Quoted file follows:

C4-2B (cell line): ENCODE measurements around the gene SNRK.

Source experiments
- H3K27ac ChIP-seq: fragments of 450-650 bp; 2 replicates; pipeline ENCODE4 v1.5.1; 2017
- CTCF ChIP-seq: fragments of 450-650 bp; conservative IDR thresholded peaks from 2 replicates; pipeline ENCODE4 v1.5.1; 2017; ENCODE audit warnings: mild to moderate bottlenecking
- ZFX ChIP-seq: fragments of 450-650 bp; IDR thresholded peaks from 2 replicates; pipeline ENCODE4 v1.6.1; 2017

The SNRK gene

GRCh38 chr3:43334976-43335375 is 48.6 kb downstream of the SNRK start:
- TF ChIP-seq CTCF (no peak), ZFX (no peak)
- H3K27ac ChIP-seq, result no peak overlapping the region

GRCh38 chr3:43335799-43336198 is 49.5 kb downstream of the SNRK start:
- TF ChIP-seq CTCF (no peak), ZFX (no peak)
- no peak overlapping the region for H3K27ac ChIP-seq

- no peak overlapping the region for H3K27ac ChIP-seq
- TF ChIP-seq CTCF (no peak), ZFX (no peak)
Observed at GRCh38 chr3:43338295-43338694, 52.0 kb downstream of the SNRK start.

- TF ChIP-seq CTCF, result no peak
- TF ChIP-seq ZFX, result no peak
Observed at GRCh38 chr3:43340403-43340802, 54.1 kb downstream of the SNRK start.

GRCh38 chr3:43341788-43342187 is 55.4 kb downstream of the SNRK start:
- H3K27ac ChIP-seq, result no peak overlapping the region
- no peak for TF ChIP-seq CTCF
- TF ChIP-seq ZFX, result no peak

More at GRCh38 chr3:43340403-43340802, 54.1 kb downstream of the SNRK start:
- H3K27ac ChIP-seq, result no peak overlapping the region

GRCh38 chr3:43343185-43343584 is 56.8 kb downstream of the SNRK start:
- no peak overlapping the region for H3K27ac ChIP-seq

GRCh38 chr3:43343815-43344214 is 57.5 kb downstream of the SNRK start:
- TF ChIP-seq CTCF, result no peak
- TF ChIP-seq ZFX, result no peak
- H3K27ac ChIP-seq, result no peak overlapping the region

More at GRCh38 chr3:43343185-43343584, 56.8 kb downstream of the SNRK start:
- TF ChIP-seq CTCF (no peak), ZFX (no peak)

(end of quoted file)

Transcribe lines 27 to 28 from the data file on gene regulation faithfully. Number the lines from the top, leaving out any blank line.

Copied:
GRCh38 chr3:43343815-43344214 is 57.5 kb downstream of the SNRK start:
- TF ChIP-seq CTCF, result no peak